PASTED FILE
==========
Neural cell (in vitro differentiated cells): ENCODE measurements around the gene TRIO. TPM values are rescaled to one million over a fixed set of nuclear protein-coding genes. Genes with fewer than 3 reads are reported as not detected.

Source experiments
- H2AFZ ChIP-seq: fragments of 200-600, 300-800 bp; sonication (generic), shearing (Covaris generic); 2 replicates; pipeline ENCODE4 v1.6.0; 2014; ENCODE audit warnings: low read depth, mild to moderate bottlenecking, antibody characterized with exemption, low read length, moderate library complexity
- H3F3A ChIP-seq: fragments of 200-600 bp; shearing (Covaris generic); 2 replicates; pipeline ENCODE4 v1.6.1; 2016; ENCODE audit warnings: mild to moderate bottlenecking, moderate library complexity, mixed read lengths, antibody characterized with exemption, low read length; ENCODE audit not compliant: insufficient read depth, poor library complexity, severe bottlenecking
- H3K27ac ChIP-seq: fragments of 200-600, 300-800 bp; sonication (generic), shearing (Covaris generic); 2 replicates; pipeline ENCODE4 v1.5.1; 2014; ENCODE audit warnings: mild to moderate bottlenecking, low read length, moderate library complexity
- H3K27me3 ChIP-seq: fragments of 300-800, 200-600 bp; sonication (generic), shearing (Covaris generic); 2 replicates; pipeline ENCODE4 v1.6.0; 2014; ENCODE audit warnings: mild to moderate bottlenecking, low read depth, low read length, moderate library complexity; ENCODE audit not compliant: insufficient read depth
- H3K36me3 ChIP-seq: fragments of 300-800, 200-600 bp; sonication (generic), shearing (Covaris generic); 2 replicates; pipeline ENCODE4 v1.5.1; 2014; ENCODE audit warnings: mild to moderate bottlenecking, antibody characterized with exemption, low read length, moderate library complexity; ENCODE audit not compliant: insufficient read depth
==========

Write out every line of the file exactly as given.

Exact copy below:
Neural cell (in vitro differentiated cells): ENCODE measurements around the gene TRIO. TPM values are rescaled to one million over a fixed set of nuclear protein-coding genes. Genes with fewer than 3 reads are reported as not detected.

Source experiments
- H2AFZ ChIP-seq: fragments of 200-600, 300-800 bp; sonication (generic), shearing (Covaris generic); 2 replicates; pipeline ENCODE4 v1.6.0; 2014; ENCODE audit warnings: low read depth, mild to moderate bottlenecking, antibody characterized with exemption, low read length, moderate library complexity
- H3F3A ChIP-seq: fragments of 200-600 bp; shearing (Covaris generic); 2 replicates; pipeline ENCODE4 v1.6.1; 2016; ENCODE audit warnings: mild to moderate bottlenecking, moderate library complexity, mixed read lengths, antibody characterized with exemption, low read length; ENCODE audit not compliant: insufficient read depth, poor library complexity, severe bottlenecking
- H3K27ac ChIP-seq: fragments of 200-600, 300-800 bp; sonication (generic), shearing (Covaris generic); 2 replicates; pipeline ENCODE4 v1.5.1; 2014; ENCODE audit warnings: mild to moderate bottlenecking, low read length, moderate library complexity
- H3K27me3 ChIP-seq: fragments of 300-800, 200-600 bp; sonication (generic), shearing (Covaris generic); 2 replicates; pipeline ENCODE4 v1.6.0; 2014; ENCODE audit warnings: mild to moderate bottlenecking, low read depth, low read length, moderate library complexity; ENCODE audit not compliant: insufficient read depth
- H3K36me3 ChIP-seq: fragments of 300-800, 200-600 bp; sonication (generic), shearing (Covaris generic); 2 replicates; pipeline ENCODE4 v1.5.1; 2014; ENCODE audit warnings: mild to moderate bottlenecking, antibody characterized with exemption, low read length, moderate library complexity; ENCODE audit not compliant: insufficient read depth